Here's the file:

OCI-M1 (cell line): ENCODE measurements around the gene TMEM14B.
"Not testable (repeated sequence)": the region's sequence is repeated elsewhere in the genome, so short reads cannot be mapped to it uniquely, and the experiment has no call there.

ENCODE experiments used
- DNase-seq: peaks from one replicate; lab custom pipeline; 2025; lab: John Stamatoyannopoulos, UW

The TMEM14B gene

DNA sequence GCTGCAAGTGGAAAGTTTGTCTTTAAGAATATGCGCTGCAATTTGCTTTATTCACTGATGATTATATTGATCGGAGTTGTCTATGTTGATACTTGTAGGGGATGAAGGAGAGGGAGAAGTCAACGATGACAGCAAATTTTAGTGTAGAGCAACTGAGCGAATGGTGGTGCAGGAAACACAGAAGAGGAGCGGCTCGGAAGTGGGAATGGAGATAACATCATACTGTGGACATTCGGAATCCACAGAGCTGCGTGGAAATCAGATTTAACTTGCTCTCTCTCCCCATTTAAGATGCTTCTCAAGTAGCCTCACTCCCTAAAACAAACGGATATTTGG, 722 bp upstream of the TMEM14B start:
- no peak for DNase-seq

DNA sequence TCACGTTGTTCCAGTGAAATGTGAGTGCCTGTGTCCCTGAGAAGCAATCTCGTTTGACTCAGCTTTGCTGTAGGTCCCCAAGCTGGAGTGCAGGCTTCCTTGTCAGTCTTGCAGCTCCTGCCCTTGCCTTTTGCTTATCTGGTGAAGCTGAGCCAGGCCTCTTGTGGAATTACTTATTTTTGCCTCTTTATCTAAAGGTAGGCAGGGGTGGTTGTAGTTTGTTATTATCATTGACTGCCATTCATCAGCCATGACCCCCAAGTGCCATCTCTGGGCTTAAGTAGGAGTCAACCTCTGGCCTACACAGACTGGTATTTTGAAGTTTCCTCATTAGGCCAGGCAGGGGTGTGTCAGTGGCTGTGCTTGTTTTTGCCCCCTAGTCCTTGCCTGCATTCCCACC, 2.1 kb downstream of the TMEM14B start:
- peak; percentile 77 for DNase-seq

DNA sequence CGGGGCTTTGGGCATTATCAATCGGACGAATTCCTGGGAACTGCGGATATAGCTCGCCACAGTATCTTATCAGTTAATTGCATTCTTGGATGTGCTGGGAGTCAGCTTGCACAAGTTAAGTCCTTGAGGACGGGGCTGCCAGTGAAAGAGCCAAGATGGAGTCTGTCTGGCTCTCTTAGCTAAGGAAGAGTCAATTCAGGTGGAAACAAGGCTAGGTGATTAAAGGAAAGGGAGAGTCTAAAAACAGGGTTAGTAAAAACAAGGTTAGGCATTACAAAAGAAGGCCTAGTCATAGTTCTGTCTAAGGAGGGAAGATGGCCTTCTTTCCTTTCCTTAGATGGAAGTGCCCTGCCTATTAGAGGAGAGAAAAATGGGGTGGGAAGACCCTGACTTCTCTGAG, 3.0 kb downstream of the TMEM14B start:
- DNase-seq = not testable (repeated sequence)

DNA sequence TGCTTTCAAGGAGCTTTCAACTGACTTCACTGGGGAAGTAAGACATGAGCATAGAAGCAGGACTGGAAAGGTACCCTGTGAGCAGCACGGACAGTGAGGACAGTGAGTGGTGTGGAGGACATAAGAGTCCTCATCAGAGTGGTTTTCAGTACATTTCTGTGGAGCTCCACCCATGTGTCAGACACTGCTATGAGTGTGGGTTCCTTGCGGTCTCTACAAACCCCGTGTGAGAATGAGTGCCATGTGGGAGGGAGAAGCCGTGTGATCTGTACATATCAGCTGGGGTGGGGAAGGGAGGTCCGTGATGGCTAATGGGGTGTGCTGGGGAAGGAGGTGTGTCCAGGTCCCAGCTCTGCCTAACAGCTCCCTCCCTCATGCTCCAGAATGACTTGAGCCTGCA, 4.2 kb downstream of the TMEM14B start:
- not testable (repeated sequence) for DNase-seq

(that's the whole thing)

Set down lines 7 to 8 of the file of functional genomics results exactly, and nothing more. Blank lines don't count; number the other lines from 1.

- no peak for DNase-seq

DNA sequence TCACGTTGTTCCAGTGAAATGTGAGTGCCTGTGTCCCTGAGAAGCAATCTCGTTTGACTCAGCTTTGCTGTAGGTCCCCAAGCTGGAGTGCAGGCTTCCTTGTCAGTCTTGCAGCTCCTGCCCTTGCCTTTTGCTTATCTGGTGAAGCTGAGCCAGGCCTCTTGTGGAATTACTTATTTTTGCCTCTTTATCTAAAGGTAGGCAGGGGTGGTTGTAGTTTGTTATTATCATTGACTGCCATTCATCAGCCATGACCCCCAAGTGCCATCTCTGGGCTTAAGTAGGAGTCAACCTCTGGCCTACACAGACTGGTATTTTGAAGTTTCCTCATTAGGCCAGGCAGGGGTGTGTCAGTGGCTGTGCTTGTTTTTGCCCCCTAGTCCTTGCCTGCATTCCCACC, 2.1 kb downstream of the TMEM14B start: